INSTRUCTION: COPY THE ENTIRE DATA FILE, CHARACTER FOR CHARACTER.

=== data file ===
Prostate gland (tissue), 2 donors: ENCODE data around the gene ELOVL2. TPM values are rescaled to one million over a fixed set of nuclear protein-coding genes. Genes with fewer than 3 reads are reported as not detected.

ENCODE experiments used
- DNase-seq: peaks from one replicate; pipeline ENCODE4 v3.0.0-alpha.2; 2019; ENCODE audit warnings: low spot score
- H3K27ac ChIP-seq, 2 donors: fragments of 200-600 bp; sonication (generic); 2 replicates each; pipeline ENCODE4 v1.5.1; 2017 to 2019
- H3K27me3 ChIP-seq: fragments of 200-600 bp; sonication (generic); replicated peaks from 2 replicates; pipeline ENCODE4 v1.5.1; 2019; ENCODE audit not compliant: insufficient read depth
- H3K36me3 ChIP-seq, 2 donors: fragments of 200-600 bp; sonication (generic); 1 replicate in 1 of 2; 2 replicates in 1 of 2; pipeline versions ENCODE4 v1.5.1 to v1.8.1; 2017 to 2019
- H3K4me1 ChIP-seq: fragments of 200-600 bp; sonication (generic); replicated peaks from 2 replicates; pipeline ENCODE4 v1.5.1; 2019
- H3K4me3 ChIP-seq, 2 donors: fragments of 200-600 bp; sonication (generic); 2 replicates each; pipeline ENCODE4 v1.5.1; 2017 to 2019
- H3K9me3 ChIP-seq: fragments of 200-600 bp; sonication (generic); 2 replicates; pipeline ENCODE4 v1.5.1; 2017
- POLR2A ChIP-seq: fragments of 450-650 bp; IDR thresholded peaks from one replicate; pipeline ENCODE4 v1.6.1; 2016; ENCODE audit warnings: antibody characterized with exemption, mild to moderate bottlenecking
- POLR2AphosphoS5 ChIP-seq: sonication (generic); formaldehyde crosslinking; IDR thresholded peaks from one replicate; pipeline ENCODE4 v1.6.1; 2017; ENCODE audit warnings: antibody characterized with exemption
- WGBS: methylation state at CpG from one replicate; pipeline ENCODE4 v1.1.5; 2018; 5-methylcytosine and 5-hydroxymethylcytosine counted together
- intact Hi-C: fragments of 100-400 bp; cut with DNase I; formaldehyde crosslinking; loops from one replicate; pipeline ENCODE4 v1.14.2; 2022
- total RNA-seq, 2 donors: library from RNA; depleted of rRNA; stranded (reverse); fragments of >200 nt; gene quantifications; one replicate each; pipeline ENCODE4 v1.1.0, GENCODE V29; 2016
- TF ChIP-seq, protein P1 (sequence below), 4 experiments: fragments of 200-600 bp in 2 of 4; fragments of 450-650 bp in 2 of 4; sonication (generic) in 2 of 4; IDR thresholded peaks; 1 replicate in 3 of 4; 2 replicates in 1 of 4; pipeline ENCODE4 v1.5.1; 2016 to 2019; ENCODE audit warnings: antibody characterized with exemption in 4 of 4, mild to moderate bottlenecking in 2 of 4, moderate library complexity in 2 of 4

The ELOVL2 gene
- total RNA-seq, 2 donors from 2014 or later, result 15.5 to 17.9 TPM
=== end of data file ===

Prostate gland (tissue), 2 donors: ENCODE data around the gene ELOVL2. TPM values are rescaled to one million over a fixed set of nuclear protein-coding genes. Genes with fewer than 3 reads are reported as not detected.

ENCODE experiments used
- DNase-seq: peaks from one replicate; pipeline ENCODE4 v3.0.0-alpha.2; 2019; ENCODE audit warnings: low spot score
- H3K27ac ChIP-seq, 2 donors: fragments of 200-600 bp; sonication (generic); 2 replicates each; pipeline ENCODE4 v1.5.1; 2017 to 2019
- H3K27me3 ChIP-seq: fragments of 200-600 bp; sonication (generic); replicated peaks from 2 replicates; pipeline ENCODE4 v1.5.1; 2019; ENCODE audit not compliant: insufficient read depth
- H3K36me3 ChIP-seq, 2 donors: fragments of 200-600 bp; sonication (generic); 1 replicate in 1 of 2; 2 replicates in 1 of 2; pipeline versions ENCODE4 v1.5.1 to v1.8.1; 2017 to 2019
- H3K4me1 ChIP-seq: fragments of 200-600 bp; sonication (generic); replicated peaks from 2 replicates; pipeline ENCODE4 v1.5.1; 2019
- H3K4me3 ChIP-seq, 2 donors: fragments of 200-600 bp; sonication (generic); 2 replicates each; pipeline ENCODE4 v1.5.1; 2017 to 2019
- H3K9me3 ChIP-seq: fragments of 200-600 bp; sonication (generic); 2 replicates; pipeline ENCODE4 v1.5.1; 2017
- POLR2A ChIP-seq: fragments of 450-650 bp; IDR thresholded peaks from one replicate; pipeline ENCODE4 v1.6.1; 2016; ENCODE audit warnings: antibody characterized with exemption, mild to moderate bottlenecking
- POLR2AphosphoS5 ChIP-seq: sonication (generic); formaldehyde crosslinking; IDR thresholded peaks from one replicate; pipeline ENCODE4 v1.6.1; 2017; ENCODE audit warnings: antibody characterized with exemption
- WGBS: methylation state at CpG from one replicate; pipeline ENCODE4 v1.1.5; 2018; 5-methylcytosine and 5-hydroxymethylcytosine counted together
- intact Hi-C: fragments of 100-400 bp; cut with DNase I; formaldehyde crosslinking; loops from one replicate; pipeline ENCODE4 v1.14.2; 2022
- total RNA-seq, 2 donors: library from RNA; depleted of rRNA; stranded (reverse); fragments of >200 nt; gene quantifications; one replicate each; pipeline ENCODE4 v1.1.0, GENCODE V29; 2016
- TF ChIP-seq, protein P1 (sequence below), 4 experiments: fragments of 200-600 bp in 2 of 4; fragments of 450-650 bp in 2 of 4; sonication (generic) in 2 of 4; IDR thresholded peaks; 1 replicate in 3 of 4; 2 replicates in 1 of 4; pipeline ENCODE4 v1.5.1; 2016 to 2019; ENCODE audit warnings: antibody characterized with exemption in 4 of 4, mild to moderate bottlenecking in 2 of 4, moderate library complexity in 2 of 4

The ELOVL2 gene
- total RNA-seq, 2 donors from 2014 or later, result 15.5 to 17.9 TPM